Let’s get one thing out of the way first: this isn’t about the relative good or evil of triggers. I kinda like triggers, in fact – they’re good for enforcing business logic in a hurry when you can’t redo code across an entire application. Sure, in a perfect world, we’d always have the code do whatever the code needs to do – but there are times when you can’t, and triggers come in handy then.
Just as you need to be judicious about what you do inside a trigger, you also need to be careful about when you actually deploy one, and you should probably never dynamically create/alter/drop a trigger. See, when you create, alter, or drop a trigger, you’re changing the table’s structure, which requires a higher level of locking than you might expect.
To demonstrate it, I’m going to create a trigger on the Votes table in the Stack Overflow database at the same time end user activity is happening, and show the blocking:
Here’s the demo code that I use in the video:
SELECT COUNT(DISTINCT Id),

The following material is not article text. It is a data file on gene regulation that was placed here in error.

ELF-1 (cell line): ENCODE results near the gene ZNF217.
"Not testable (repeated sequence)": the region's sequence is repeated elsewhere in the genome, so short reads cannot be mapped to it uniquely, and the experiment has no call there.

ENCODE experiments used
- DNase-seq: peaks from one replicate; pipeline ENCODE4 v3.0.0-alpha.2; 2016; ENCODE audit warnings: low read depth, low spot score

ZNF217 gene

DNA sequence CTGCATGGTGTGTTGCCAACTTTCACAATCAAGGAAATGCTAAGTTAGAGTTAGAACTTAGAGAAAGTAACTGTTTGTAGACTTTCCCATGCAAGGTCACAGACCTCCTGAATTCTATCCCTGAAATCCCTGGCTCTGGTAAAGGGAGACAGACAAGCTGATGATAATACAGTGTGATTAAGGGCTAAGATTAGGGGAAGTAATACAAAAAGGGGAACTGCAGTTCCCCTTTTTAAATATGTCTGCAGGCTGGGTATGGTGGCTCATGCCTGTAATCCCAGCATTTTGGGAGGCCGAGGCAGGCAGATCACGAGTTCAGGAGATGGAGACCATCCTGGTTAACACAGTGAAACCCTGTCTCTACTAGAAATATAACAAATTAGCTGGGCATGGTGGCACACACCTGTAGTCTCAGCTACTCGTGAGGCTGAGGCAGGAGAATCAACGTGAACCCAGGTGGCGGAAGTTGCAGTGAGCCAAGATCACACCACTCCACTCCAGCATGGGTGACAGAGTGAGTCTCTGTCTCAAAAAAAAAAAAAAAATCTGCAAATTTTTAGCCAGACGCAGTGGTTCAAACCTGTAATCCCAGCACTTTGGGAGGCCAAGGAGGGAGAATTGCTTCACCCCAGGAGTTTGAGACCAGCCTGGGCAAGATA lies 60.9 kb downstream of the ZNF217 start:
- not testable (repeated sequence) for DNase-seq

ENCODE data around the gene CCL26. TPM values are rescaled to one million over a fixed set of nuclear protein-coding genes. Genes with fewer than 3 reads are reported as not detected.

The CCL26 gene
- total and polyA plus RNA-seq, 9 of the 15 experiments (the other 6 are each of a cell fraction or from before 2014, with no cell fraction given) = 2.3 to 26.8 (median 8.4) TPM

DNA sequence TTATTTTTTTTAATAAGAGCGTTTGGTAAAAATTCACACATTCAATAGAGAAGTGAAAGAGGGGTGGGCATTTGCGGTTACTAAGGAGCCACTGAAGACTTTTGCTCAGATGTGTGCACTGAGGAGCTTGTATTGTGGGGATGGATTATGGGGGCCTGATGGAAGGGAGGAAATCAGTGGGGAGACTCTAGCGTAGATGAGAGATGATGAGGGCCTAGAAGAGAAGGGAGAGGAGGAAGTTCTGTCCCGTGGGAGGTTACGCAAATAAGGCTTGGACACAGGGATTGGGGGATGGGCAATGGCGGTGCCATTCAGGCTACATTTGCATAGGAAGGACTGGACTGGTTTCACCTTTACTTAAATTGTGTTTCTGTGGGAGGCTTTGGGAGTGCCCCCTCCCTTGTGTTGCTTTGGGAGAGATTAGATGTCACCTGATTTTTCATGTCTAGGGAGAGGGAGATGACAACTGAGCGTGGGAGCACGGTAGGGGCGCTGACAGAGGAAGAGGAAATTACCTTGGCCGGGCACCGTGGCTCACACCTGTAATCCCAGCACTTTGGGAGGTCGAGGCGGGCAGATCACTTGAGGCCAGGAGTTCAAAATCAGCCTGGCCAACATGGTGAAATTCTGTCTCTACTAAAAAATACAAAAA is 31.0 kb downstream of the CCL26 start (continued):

CREATE OR ALTER TRIGGER
dbo.Meaningless ON dbo.Votes
FOR UPDATE AS
SELECT TOP 1 *
FROM dbo.Votes WITH (NOLOCK);
So what should you do instead? Treat trigger changes just like any other kind of deployment of a table change, like adding a column or dropping a column:
- Try to schedule it off-hours during a low load period.
- Consider the blocking implications of changing the object.
- Only do it when there’s a human being around to watch what’s happening, and cancel the deployment if it’s causing a huge disruption.
- And maybe most obviously, only do it once. Don’t automate the same change over and over if you can avoid it – it’s just too disruptive.